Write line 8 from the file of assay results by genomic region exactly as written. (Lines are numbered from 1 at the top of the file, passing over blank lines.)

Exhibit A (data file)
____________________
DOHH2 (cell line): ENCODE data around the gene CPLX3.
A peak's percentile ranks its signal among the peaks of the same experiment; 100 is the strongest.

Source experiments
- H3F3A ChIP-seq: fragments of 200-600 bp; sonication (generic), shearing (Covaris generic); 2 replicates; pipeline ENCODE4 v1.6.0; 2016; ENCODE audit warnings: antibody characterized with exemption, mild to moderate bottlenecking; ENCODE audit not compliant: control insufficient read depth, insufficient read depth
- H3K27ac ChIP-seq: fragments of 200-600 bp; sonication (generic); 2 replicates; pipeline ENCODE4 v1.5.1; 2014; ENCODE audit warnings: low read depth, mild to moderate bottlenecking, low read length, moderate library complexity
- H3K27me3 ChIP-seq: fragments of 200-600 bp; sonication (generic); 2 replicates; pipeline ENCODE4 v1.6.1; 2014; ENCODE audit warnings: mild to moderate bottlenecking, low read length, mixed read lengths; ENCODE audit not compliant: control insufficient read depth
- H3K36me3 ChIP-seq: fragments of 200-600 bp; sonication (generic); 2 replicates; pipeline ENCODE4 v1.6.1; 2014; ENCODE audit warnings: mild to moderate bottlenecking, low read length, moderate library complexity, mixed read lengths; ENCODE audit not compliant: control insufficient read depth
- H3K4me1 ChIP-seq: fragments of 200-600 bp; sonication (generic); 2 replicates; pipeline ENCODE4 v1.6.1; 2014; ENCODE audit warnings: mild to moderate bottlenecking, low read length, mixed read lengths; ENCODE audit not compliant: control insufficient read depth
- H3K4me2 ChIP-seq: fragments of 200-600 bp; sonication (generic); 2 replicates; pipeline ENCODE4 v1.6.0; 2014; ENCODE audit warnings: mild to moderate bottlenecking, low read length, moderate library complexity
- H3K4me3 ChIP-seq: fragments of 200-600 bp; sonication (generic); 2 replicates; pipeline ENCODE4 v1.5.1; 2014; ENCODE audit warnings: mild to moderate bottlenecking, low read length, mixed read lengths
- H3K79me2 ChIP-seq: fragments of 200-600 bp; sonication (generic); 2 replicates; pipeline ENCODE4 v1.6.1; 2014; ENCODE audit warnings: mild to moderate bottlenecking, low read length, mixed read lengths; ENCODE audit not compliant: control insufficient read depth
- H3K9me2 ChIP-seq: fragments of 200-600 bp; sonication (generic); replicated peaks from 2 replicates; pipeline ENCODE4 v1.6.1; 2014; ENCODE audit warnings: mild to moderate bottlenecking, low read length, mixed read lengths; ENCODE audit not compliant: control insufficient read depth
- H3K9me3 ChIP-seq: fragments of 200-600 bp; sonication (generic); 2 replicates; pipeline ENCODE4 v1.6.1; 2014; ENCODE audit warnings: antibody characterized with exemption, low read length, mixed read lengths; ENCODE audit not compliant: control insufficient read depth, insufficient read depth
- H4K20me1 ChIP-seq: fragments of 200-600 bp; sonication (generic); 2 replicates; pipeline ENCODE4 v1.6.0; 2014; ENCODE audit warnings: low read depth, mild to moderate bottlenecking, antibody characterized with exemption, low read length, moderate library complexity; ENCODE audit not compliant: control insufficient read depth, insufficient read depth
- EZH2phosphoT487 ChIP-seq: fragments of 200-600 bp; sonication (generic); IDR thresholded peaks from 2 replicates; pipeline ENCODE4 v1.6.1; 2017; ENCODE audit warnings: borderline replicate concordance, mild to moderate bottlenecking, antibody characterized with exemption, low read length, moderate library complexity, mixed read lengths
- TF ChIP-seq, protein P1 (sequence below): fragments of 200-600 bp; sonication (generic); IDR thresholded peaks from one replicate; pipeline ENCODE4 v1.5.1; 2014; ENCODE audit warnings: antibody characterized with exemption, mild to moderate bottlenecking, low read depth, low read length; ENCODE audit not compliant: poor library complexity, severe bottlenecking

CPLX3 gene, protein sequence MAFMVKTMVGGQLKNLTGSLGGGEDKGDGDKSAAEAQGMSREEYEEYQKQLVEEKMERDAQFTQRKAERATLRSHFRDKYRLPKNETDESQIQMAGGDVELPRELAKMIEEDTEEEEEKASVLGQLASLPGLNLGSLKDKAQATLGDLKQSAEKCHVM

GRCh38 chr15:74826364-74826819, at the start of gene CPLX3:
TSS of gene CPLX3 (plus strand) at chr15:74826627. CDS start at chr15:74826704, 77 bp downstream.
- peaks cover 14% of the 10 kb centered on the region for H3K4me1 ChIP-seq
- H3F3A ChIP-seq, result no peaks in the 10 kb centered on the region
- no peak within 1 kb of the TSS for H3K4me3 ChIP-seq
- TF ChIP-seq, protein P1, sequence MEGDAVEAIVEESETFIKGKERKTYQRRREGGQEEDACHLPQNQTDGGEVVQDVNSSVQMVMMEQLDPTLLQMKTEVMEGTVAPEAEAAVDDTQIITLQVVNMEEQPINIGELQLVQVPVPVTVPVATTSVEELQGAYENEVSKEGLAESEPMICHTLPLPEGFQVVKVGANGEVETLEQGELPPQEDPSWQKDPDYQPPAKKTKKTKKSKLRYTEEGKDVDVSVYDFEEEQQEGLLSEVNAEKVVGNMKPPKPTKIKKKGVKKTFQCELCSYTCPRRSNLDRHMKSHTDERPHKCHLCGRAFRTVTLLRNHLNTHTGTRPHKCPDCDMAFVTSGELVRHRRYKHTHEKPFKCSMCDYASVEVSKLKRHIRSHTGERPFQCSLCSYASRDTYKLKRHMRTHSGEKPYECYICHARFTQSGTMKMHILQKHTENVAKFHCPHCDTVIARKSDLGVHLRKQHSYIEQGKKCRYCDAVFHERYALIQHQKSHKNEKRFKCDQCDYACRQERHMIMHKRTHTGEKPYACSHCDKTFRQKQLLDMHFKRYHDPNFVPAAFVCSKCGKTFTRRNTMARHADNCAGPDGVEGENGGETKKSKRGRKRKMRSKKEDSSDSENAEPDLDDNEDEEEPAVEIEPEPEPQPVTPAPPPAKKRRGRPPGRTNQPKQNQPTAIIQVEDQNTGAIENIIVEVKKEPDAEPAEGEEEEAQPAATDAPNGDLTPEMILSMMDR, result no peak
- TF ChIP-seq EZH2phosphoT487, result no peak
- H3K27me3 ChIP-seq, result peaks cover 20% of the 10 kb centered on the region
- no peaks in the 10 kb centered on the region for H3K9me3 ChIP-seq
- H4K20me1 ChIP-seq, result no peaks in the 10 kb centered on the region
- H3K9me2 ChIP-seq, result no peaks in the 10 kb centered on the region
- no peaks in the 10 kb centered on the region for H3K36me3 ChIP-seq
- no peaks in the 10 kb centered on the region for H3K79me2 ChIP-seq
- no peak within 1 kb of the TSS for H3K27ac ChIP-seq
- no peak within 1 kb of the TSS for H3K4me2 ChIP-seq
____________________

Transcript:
- H3K4me1 ChIP-seq: fragments of 200-600 bp; sonication (generic); 2 replicates; pipeline ENCODE4 v1.6.1; 2014; ENCODE audit warnings: mild to moderate bottlenecking, low read length, mixed read lengths; ENCODE audit not compliant: control insufficient read depth